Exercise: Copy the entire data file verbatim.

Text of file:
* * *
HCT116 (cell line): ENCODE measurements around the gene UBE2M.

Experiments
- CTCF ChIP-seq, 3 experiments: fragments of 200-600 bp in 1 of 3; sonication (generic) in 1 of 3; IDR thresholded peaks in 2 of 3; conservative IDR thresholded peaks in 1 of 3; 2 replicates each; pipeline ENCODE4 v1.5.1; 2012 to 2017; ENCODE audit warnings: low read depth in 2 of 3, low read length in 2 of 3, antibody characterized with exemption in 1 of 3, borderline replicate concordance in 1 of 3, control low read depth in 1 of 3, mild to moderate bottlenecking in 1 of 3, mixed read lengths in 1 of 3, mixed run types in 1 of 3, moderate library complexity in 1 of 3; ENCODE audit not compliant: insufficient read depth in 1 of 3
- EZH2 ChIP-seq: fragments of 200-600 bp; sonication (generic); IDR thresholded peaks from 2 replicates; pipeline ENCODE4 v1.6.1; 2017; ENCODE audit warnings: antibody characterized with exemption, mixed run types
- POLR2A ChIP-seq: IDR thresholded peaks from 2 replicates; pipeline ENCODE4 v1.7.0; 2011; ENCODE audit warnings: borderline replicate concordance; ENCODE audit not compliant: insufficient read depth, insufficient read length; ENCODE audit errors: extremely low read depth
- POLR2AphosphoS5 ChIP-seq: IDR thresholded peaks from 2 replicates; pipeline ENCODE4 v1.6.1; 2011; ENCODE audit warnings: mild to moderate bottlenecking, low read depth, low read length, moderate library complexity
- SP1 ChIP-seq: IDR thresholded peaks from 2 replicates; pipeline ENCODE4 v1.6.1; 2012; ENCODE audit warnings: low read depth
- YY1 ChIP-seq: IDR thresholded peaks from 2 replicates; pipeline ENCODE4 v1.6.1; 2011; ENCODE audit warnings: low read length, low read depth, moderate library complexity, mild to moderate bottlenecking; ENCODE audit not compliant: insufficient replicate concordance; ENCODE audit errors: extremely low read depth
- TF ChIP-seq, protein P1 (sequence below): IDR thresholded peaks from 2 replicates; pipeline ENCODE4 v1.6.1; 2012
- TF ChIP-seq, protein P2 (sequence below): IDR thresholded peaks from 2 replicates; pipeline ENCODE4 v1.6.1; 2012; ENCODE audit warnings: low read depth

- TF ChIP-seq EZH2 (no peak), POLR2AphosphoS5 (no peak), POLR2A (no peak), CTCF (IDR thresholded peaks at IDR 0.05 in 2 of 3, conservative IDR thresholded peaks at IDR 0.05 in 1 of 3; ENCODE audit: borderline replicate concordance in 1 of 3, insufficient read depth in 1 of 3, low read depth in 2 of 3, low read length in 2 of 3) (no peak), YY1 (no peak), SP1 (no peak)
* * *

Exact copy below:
HCT116 (cell line): ENCODE measurements around the gene UBE2M.

Experiments
- CTCF ChIP-seq, 3 experiments: fragments of 200-600 bp in 1 of 3; sonication (generic) in 1 of 3; IDR thresholded peaks in 2 of 3; conservative IDR thresholded peaks in 1 of 3; 2 replicates each; pipeline ENCODE4 v1.5.1; 2012 to 2017; ENCODE audit warnings: low read depth in 2 of 3, low read length in 2 of 3, antibody characterized with exemption in 1 of 3, borderline replicate concordance in 1 of 3, control low read depth in 1 of 3, mild to moderate bottlenecking in 1 of 3, mixed read lengths in 1 of 3, mixed run types in 1 of 3, moderate library complexity in 1 of 3; ENCODE audit not compliant: insufficient read depth in 1 of 3
- EZH2 ChIP-seq: fragments of 200-600 bp; sonication (generic); IDR thresholded peaks from 2 replicates; pipeline ENCODE4 v1.6.1; 2017; ENCODE audit warnings: antibody characterized with exemption, mixed run types
- POLR2A ChIP-seq: IDR thresholded peaks from 2 replicates; pipeline ENCODE4 v1.7.0; 2011; ENCODE audit warnings: borderline replicate concordance; ENCODE audit not compliant: insufficient read depth, insufficient read length; ENCODE audit errors: extremely low read depth
- POLR2AphosphoS5 ChIP-seq: IDR thresholded peaks from 2 replicates; pipeline ENCODE4 v1.6.1; 2011; ENCODE audit warnings: mild to moderate bottlenecking, low read depth, low read length, moderate library complexity
- SP1 ChIP-seq: IDR thresholded peaks from 2 replicates; pipeline ENCODE4 v1.6.1; 2012; ENCODE audit warnings: low read depth
- YY1 ChIP-seq: IDR thresholded peaks from 2 replicates; pipeline ENCODE4 v1.6.1; 2011; ENCODE audit warnings: low read length, low read depth, moderate library complexity, mild to moderate bottlenecking; ENCODE audit not compliant: insufficient replicate concordance; ENCODE audit errors: extremely low read depth
- TF ChIP-seq, protein P1 (sequence below): IDR thresholded peaks from 2 replicates; pipeline ENCODE4 v1.6.1; 2012
- TF ChIP-seq, protein P2 (sequence below): IDR thresholded peaks from 2 replicates; pipeline ENCODE4 v1.6.1; 2012; ENCODE audit warnings: low read depth

- TF ChIP-seq EZH2 (no peak), POLR2AphosphoS5 (no peak), POLR2A (no peak), CTCF (IDR thresholded peaks at IDR 0.05 in 2 of 3, conservative IDR thresholded peaks at IDR 0.05 in 1 of 3; ENCODE audit: borderline replicate concordance in 1 of 3, insufficient read depth in 1 of 3, low read depth in 2 of 3, low read length in 2 of 3) (no peak), YY1 (no peak), SP1 (no peak)